11. Jacob tells Pharaoh that he is 130 years old, but if we calculate the events in his life, we see he is 116. Why is there a 14 year difference? A Midrash states that although not mentioned in the Torah (and although it is anachronistic) we need to add the 14 years that Jacob spent learning in the Yeshiva of Shem and Eber (son and grandson of Noah) because Jacob wanted to fortify himself in Torah learning before he encountered his uncle, the pagan Laban. Epstein asks, there is a tradition that Jacob was punished for the 22 years he was with Laban when he didn’t fulfill the obligation of honoring his father and mother. Epstein suggests that a child is not punished when he doesn’t honor his father and mother because he is learning in a Yeshiva. Rashi quotes an anachronistic view in a Midrash on 46:28 that Jacob sent his son Judah to Egypt to establish a Yeshiva there.
12. (Why is there no space between the portion of Vayigash and the next portion Vayechi? This is the only instance where there is no space between two biblical portions. Rashi and Midrashim offer two solutions: (1) this is when Jacob died and slavery began (2) Jacob wanted to reveal the time of redemption to his sons but he lost the power to prophesy. Baruch Epstein questions the solutions: this is not the place in the Bible where Jacob dies. He will continue to live to give blessings to his children and two of Joseph’s sons. I would add that the proposed solutions are non sequiturs and also slavery didn’t start until after Joseph’s death.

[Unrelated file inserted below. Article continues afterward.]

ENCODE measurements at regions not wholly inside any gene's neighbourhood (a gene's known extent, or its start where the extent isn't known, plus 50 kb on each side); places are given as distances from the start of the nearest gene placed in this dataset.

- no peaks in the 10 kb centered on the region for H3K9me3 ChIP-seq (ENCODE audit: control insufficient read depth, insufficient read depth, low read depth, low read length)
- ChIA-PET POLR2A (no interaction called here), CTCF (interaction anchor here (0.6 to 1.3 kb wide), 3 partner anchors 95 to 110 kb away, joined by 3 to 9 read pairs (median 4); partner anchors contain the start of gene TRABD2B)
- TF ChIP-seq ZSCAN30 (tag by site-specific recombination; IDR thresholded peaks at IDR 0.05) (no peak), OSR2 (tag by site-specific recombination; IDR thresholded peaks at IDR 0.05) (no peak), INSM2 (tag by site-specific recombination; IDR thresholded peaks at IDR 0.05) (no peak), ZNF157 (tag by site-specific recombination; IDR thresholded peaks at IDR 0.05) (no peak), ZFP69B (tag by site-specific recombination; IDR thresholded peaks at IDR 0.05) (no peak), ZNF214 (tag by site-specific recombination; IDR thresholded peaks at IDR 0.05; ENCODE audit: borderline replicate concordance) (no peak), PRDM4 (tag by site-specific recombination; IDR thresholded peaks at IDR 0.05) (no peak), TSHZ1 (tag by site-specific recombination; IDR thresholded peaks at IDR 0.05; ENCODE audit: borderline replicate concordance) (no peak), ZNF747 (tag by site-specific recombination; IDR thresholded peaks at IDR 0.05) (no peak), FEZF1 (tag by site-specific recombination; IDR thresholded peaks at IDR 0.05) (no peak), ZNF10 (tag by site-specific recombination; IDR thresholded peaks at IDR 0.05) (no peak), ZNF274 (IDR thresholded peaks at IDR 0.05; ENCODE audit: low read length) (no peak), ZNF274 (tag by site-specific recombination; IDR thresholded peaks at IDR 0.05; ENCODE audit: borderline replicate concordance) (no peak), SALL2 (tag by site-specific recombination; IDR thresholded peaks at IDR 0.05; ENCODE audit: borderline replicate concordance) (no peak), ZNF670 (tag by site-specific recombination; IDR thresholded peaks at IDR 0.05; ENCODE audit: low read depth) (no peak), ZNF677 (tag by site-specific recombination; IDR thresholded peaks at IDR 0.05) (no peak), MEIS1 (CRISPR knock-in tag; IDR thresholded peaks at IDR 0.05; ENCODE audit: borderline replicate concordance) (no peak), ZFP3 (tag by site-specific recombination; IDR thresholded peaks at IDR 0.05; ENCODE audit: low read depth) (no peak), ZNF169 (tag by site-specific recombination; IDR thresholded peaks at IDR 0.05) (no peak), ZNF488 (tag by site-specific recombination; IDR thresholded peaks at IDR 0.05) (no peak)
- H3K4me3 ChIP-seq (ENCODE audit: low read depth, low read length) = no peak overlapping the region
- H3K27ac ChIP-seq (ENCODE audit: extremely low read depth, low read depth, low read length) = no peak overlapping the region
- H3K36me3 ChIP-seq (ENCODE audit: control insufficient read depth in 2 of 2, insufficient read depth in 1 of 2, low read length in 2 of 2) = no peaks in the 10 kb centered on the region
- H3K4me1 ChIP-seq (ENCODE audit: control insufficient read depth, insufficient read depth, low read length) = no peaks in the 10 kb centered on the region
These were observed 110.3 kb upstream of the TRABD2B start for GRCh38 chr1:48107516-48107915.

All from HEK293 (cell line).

I suggest that we note that it was the Masorites, during the second half of the first millennium, who divided the Torah, which originally had no divisions, with spaces for separations. They did so based on their subjective judgments, which were usually intelligent. They felt that the narrative of Jacob’s descent into Egypt did not end 1n 47:27 but in 47:31. Therefore they didn’t place their separation after verse 27 but after 31. The Christians who developed the chapters agreed with Masorites. But the people who divided the Torah readings into 54 portions so that one portion could be read each week, decided differently. Thus, there is no separation simply because the Masorites felt that there shouldn’t be one.
This is not the only instance of a tradition developing that is contrary to the Masorites. Tradition states that there are ten statements in the Decalogue (the Ten Commandments). What is the first and second? The Masorites placed their division after the second, indicating that what current tradition considers the first and second commands, is the first. They divided what current tradition considers the tenth command into two. Thus while Torah scrolls used in synagogues have the Masoretic divisions as do most Hebrew printed Bibles, current tradition ignores this and divides the commands differently.)